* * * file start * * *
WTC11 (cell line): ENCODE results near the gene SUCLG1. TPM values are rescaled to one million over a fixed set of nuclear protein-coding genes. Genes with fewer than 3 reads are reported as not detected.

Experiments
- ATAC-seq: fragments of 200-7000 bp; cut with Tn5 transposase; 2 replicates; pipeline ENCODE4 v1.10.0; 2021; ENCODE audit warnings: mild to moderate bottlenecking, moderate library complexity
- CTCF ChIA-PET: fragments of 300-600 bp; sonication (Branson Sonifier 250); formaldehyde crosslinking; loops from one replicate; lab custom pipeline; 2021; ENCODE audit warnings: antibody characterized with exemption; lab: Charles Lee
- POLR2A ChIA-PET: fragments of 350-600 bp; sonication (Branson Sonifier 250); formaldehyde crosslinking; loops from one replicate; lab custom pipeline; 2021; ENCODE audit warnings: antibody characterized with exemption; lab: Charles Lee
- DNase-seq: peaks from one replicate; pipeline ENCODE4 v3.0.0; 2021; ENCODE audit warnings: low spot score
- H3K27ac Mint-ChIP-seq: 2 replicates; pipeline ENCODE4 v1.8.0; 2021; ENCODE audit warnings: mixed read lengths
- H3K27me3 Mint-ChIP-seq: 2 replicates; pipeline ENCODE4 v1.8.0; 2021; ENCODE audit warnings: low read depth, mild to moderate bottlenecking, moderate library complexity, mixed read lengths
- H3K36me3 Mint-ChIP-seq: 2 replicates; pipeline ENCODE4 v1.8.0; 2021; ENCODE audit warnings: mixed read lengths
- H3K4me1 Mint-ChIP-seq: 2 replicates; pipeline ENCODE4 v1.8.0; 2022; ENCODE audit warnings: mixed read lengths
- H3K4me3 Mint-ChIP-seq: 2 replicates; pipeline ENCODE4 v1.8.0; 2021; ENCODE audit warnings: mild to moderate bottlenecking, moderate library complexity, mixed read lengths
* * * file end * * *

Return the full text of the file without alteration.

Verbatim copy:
WTC11 (cell line): ENCODE results near the gene SUCLG1. TPM values are rescaled to one million over a fixed set of nuclear protein-coding genes. Genes with fewer than 3 reads are reported as not detected.

Experiments
- ATAC-seq: fragments of 200-7000 bp; cut with Tn5 transposase; 2 replicates; pipeline ENCODE4 v1.10.0; 2021; ENCODE audit warnings: mild to moderate bottlenecking, moderate library complexity
- CTCF ChIA-PET: fragments of 300-600 bp; sonication (Branson Sonifier 250); formaldehyde crosslinking; loops from one replicate; lab custom pipeline; 2021; ENCODE audit warnings: antibody characterized with exemption; lab: Charles Lee
- POLR2A ChIA-PET: fragments of 350-600 bp; sonication (Branson Sonifier 250); formaldehyde crosslinking; loops from one replicate; lab custom pipeline; 2021; ENCODE audit warnings: antibody characterized with exemption; lab: Charles Lee
- DNase-seq: peaks from one replicate; pipeline ENCODE4 v3.0.0; 2021; ENCODE audit warnings: low spot score
- H3K27ac Mint-ChIP-seq: 2 replicates; pipeline ENCODE4 v1.8.0; 2021; ENCODE audit warnings: mixed read lengths
- H3K27me3 Mint-ChIP-seq: 2 replicates; pipeline ENCODE4 v1.8.0; 2021; ENCODE audit warnings: low read depth, mild to moderate bottlenecking, moderate library complexity, mixed read lengths
- H3K36me3 Mint-ChIP-seq: 2 replicates; pipeline ENCODE4 v1.8.0; 2021; ENCODE audit warnings: mixed read lengths
- H3K4me1 Mint-ChIP-seq: 2 replicates; pipeline ENCODE4 v1.8.0; 2022; ENCODE audit warnings: mixed read lengths
- H3K4me3 Mint-ChIP-seq: 2 replicates; pipeline ENCODE4 v1.8.0; 2021; ENCODE audit warnings: mild to moderate bottlenecking, moderate library complexity, mixed read lengths